Advertisement

Home / India / Supreme Court pulls up Centre for not filing reply on Jairam Ramesh’s plea against amended RTI Act

Supreme Court pulls up Centre for not filing reply on Jairam Ramesh’s plea against amended RTI Act

The notice was issued in January 2020; it has been a year since then: Justice D.Y. Chandrachud

Our Legal Correspondent   |   New Delhi   |   Published 23.02.21, 02:35 AM

The Supreme Court on Monday expressed surprise at the Centre’s failure to file its reply even after being served with a notice on Congress leader Jairam Ramesh’s petition challenging amendments to the Right to Information Act that, he alleges, have diluted the powers of the Information Commission.

“The notice was issued in January 2020. It has been a year since then. How is it that you have not filed a reply yet?” Justice D.Y. Chandrachud, who headed the bench, asked the Centre’s counsel Kanu Agarwal during a hearing.

Justice M.R. Shah, the other judge on the bench, asked: “What is wrong with you? It’s a very important matter.”

The counsel pleaded for a two-week adjournment as solicitor-general Tushar Mehta was not available. The court then adjourned the matter by two weeks.

On January 31 last year, the court had sought a response within four weeks on Ramesh’s petition challenging amendments to the Right to Information (Amendment) Act, 2019, that allegedly vested the Centre with absolute powers to prescribe the tenure and salaries of central information commissioners/state information commissioners.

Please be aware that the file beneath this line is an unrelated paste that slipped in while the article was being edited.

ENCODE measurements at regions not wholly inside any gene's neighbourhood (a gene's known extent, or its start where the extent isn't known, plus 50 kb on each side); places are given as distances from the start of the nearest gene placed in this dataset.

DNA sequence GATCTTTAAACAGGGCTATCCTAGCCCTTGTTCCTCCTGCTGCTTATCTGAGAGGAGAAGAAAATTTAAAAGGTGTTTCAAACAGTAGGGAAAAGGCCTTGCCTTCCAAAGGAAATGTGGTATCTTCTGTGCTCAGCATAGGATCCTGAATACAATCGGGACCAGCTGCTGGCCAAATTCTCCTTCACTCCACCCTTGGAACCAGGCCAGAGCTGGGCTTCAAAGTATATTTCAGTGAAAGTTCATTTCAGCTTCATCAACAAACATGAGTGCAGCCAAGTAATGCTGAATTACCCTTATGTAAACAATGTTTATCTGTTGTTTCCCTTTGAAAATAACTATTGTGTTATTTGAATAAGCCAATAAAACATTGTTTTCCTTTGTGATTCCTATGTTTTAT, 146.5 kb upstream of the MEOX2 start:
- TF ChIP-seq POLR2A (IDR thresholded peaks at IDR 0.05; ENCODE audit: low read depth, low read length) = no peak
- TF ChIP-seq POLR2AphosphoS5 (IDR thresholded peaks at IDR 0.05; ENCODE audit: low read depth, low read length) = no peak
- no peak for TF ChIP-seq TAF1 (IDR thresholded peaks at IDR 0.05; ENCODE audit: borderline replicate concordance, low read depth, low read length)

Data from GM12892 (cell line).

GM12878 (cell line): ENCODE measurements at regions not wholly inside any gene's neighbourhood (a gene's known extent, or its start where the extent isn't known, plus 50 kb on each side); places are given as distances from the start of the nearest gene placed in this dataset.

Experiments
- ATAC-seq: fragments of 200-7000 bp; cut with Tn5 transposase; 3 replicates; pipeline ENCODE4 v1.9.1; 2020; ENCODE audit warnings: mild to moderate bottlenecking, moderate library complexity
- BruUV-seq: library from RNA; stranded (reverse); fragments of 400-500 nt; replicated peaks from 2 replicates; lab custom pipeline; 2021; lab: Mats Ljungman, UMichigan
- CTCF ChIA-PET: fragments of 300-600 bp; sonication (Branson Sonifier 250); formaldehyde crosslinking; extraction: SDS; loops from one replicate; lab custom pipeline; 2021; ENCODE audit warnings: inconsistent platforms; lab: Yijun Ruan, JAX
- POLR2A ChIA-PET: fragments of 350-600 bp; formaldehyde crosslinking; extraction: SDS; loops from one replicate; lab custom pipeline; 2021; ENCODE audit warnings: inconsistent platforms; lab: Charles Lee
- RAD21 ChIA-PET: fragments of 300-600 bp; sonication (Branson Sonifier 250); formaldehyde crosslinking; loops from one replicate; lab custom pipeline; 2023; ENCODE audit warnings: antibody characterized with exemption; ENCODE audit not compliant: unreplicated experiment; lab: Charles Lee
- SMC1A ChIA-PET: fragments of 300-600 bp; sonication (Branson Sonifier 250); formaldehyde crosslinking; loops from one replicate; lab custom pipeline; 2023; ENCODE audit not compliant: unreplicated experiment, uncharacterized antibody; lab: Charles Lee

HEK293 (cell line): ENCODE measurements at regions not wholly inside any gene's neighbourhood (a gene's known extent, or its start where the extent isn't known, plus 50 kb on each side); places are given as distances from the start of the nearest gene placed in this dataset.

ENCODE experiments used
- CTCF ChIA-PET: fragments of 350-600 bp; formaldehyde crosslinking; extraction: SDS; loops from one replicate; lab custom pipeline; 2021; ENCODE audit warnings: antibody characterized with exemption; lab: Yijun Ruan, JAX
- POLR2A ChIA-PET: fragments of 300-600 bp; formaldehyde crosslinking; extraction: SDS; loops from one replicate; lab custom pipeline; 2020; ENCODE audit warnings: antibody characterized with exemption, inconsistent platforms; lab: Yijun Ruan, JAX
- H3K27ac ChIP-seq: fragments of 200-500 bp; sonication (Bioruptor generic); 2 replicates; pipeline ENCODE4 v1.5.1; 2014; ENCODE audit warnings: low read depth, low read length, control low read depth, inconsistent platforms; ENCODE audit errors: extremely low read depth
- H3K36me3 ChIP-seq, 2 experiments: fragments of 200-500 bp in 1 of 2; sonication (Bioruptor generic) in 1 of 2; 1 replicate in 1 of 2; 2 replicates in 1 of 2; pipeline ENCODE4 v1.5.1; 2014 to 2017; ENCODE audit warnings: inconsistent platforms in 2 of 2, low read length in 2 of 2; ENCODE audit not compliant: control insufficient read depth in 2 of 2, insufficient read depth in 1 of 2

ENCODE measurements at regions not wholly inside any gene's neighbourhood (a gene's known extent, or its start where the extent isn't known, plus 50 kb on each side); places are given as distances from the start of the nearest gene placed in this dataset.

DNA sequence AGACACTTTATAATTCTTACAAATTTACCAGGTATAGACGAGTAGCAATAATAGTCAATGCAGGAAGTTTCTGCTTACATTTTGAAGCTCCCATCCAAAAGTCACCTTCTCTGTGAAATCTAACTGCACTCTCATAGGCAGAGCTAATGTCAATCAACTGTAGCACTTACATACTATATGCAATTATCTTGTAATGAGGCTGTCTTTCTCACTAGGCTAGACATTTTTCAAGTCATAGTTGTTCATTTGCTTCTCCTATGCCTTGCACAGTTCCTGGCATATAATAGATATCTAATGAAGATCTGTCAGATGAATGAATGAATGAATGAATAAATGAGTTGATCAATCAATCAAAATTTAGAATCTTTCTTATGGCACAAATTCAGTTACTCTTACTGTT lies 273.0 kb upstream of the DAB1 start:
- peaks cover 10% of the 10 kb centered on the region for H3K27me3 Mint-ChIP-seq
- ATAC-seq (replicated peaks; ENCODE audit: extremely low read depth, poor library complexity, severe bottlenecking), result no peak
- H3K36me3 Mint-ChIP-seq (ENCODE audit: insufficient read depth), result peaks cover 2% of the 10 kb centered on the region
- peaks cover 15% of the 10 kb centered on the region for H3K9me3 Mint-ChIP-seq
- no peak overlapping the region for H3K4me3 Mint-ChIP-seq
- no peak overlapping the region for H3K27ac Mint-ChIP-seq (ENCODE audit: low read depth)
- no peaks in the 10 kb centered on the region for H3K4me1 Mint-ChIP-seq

“Such an amendment seriously curtails the independence of the institutions created under the transparency law,” the petition filed through advocate Sunil Fernandez said.

Ramesh’s petition has assailed the following amended sections;

⚫ Sections 2(a) and 2(b) of the Amendment Act alter the erstwhile fixed tenure of five years of the central information commissioners to a tenure to be prescribed by the central government.

⚫ Similarly, Sections 3(a) and 3(b) of the Amendment Act alter the erstwhile fixed tenure of five years of the state information commissioners to a tenure to be prescribed by the central government.

⚫ Section 2(c) of the Amendment Act grants absolute power to the central government to prescribe the salaries, allowances, and terms and conditions of service of the central information commissioners that in the pre-amended act was fixed to be on a par with election commissioners under Section 13(5) of the RTI Act.

⚫ Similarly, the central government under Section 3(c) of the Amendment Act is also granted with absolute powers to prescribe the salaries, allowances and terms and conditions of the state information commissioners that were previously fixed to be on a par with an election commissioner for chief state information commissioners and on a par with the chief secretary of a state for state information commissioners under Section 16(5) of the RTI Act.

⚫ Further, Section 4 of the Amendment Act explicitly grants rule-making power to the government over fixing the tenure, salaries and service conditions of information commissioners under Section 27 of the pre-amended act.

“Further, the decision of the central government is binding upon the information commissioners. This allows unbridled and uncanalised discretionary power to the central government that jeopardises the independence of information commissioners,” the petition said.

Advertisement


Advertisement
Advertisement
Advertisement
 
 
 
Copyright © 2020 The Telegraph. All rights reserved.